• Elbow flexion test: Keeping the elbow fully flexed (and the wrist in neutral or extension to avoid carpal tunnel symptoms) for 1 minute causes a reproduction of the symptoms.
  • Order nerve conduction studies (nerve conduction is slowed across the elbow).
Tests
Imaging
AP radiography of the elbow may be indicated.
 
Pathological Findings
  • At decompression, specific sites of nerve compression usually can be found.
  • Inspect the arcade of Struthers, intermuscular septum, cubital tunnel, and Osborne fascia (between 2 heads of flexor carpi ulnaris).
Differential Diagnosis
  • Thoracic outlet syndrome
  • C8-T1 cervical root compression
  • Compression of the ulnar nerve at the wrist (Guyon canal)
  • CTS
  • Guillain-Barre syndrome
  • Amyotrophic lateral sclerosis
Treatment
General Measures
  • Nonoperative treatment involves splinting the elbow in extension to relieve acute symptoms.
  • Patients wear the splint when sleeping.
  • Nighttime elbow extension splints with the forearm held in neutral or supination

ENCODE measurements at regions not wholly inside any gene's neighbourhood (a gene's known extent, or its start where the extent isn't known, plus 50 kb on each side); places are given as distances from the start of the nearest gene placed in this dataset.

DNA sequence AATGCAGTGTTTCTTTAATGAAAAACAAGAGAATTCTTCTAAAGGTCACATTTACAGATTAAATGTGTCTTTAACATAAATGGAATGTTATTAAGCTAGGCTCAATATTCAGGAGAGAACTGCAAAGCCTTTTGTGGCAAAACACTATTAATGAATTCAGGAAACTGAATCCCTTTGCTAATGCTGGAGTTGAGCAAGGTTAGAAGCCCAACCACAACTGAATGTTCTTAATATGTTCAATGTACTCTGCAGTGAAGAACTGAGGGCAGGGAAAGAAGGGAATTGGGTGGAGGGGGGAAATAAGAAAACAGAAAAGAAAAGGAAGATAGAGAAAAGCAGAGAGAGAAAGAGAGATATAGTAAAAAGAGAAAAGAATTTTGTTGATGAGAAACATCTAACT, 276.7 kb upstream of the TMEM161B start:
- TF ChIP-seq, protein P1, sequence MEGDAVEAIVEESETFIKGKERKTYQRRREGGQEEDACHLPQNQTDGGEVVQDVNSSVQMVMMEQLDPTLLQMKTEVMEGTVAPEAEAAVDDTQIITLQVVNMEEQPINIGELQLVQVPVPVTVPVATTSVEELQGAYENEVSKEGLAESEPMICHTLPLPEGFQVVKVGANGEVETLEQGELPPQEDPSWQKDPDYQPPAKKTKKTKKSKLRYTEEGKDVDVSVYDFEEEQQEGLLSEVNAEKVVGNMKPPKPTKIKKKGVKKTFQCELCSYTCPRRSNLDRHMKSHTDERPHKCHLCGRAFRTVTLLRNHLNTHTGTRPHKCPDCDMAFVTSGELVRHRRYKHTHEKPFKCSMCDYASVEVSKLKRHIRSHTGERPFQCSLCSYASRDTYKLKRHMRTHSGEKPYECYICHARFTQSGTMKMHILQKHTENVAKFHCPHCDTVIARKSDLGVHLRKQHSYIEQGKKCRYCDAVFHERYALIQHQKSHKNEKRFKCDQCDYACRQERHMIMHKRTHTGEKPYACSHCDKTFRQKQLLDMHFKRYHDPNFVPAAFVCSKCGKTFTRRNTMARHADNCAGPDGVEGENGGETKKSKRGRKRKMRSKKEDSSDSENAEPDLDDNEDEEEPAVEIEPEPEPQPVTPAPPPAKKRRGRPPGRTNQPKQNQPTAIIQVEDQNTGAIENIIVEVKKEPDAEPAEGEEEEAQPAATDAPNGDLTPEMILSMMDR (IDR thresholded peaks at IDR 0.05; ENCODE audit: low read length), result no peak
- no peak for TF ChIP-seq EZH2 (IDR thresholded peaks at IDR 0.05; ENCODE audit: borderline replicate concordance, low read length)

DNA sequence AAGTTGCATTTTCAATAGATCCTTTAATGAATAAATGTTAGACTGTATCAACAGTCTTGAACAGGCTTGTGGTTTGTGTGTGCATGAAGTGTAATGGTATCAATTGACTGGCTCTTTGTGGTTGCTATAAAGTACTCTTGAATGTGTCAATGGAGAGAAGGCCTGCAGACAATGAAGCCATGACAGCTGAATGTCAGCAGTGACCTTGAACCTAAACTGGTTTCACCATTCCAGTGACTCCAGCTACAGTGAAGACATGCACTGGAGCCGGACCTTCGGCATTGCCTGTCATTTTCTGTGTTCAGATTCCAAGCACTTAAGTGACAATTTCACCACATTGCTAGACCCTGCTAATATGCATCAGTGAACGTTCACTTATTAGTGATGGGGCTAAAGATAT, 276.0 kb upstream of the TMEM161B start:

• Avoid prolonged elbow flexion.

Surgery

  • Consider surgery if symptoms continue after 3 months of nonoperative therapy.
  • Many procedures have been described:
    • Procedures usually consist of some form of decompression of the nerve in the canal.
    • Operations often involve transposition of the nerve out of the canal in an anterior direction.
Follow-up
Prognosis
  • Nonoperative therapy: 50% excellent results
  • Surgical therapy: Good to excellent results in nearly all patients
Complications
  • Reflex sympathetic dystrophy and nerve irritation may occur after surgery.
    • If left untreated, severe ulnar neuropathy can lead to clawing of the small finger and ring finger, atrophy of intrinsic muscles, and positive Froment and/or Wartenberg signs.
Patient Monitoring